24 Manure Treatment Systems - Principles Biological processes Anaerobic (w/out oxygen) Aerobic (with oxygen) Chemical Treatment Physical processes e.g. solids separation

25 Why Treat Manure: Water Quality Concerns Potential PollutantEnvironmental Risk Organic Matter Oxygen depletion Color, Turbidity, Taste, & Odor Nutrients (Nitrogen & Phosphorus) Fish kills Human and animal health Eutrophication Pathogens Human and animal health

26 Why Treat Manure: Air Quality Concerns Potential PollutantEnvironmental Risk Organic Matter Odor Green house gases Nitrogen Acid Rain Particulates and Smog Human & animal health Odor Pathogens Human & animal health

27 Example: On-Farm Swine Manure Treatment System Source: Vanotti, USDA-ARS, SC.

28 Liquid-Solid Separator with Polymer (PAM) Source: Vanotti, USDA-ARS, SC.

29 Nitrification for Ammonia Removal Source: Vanotti, USDA-ARS, SC. Nitrifying Pellets

30 Phosphorus Separation Module Source: Vanotti, USDA-ARS, SC.

31 Anaerobic Lagoon was Transformed into “Aerobic” Pond Sept. 2002Sept Source: Vanotti, USDA-ARS, SC. Before After

32 Covered In-Ground Anaerobic Digester Source: Cheng, NC State Univ.

33 Nitrification Biofilters Tomato Production in Greenhouse using treated swine lagoon liquid

34 Some Questions to ask when Selecting a Treatment System What happens to nutrients How do products of the treatment system impact the environment, regulations Pathogen reduction Energy generated and/or consumed by system Pretreatment necessary? Operation and maintenance Installed anywhere? $$$$ COST $$$$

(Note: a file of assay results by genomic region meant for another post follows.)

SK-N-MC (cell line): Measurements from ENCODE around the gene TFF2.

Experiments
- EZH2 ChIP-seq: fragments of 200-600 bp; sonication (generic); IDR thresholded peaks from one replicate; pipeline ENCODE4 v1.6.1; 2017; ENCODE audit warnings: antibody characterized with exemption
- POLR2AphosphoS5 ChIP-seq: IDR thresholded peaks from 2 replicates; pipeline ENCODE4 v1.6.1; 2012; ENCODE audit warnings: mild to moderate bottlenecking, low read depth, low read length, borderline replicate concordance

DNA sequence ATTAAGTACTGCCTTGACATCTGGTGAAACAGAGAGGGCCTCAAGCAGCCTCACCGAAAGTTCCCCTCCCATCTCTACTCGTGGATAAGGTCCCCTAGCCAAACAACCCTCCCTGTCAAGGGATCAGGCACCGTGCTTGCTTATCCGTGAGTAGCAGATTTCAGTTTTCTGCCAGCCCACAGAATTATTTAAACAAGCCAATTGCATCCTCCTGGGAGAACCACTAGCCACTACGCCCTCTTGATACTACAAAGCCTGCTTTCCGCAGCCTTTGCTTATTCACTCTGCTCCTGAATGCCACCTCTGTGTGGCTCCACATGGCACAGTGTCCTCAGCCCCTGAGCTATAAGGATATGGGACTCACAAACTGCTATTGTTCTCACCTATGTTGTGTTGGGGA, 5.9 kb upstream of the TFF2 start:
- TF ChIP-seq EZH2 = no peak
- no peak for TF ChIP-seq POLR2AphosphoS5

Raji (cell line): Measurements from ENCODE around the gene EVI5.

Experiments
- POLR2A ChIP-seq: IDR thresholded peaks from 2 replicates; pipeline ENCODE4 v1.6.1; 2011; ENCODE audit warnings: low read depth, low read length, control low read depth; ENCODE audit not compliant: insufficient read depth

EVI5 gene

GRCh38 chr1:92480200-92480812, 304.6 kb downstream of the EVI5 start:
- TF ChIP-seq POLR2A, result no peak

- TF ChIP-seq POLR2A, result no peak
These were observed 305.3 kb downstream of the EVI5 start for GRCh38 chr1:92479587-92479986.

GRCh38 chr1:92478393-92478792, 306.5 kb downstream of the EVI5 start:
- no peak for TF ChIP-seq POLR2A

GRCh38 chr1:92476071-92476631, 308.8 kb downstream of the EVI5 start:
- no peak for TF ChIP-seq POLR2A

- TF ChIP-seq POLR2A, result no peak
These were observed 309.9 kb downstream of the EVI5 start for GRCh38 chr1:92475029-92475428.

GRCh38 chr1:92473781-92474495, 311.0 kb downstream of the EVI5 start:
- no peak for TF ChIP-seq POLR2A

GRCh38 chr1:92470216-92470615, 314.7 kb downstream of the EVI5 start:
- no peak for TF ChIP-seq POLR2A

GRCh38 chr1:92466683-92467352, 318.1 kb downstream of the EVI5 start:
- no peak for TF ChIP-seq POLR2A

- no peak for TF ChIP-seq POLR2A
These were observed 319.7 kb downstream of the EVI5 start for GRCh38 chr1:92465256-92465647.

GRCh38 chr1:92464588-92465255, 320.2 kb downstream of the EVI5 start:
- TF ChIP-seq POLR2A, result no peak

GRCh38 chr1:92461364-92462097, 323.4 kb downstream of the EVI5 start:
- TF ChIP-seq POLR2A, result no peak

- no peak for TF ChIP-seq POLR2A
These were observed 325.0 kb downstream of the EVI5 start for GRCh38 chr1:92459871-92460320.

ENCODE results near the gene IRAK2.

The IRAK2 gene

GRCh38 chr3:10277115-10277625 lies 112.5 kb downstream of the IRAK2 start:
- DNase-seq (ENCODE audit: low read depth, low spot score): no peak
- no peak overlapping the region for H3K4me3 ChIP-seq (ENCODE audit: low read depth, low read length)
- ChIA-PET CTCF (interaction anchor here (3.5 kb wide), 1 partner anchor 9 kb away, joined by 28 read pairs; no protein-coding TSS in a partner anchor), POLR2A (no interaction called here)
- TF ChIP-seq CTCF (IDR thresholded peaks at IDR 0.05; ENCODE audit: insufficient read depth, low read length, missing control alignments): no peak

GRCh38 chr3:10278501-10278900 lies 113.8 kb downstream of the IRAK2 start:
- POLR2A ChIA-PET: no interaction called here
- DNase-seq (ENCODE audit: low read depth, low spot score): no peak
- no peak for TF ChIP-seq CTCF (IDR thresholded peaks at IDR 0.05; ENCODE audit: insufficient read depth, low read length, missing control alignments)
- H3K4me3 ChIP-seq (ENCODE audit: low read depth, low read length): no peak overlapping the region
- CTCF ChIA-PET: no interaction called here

35 Utilization energy (methane generation) bedding (separated solids) mulch organic matter plant nutrients

36 Testing Manure/Waste Test manure at least once a year Actual data much better than tabulated Variation due to diet, animal age, handling, storage, etc

37 Sampling Manure Required at least annually Must be “representative” Actual samples much more reliable than tabulated values

38 Representative Sampling from Liquid Storage Best time to sample is just before land application Agitation critical—nitrogen and potassium can be characterized by sampling a vertical profile, but phosphorus can not. Continuous agitation needed to assure phosphorus remains in solution

39 Sampling a lagoon Want to sample vertical profile - don’t need to sample sludge layer, unless the sludge is to be removed or lagoon is being closed Use a tube to sample entire profile or Sample at 5 or 6 discrete locations and composite sample

40 Sampling Solid/Semi-solid Manure Use a 3’ long piece of metal tubing with handles attached to get sampler into pile Pull samples from 10 to 15 locations Composite samples, mix well

41 Shipping Samples Freeze if they can’t be shipped immediately For liquids, fill a plastic quart container with screw-on lid about 2/3 full For solids, place in gallon-sized plastic bag, twist and tie tightly Label all samples with name, sample number, location and test date

42 Safety Considerations Dangerous gases (e.g. Hydrogen Sulfide) are produced when an anaerobic manures are agitated. If possible remove animals from building. If not, ventilate at highest rate. Methane gas is a concern due to explosive nature especially in confined spaces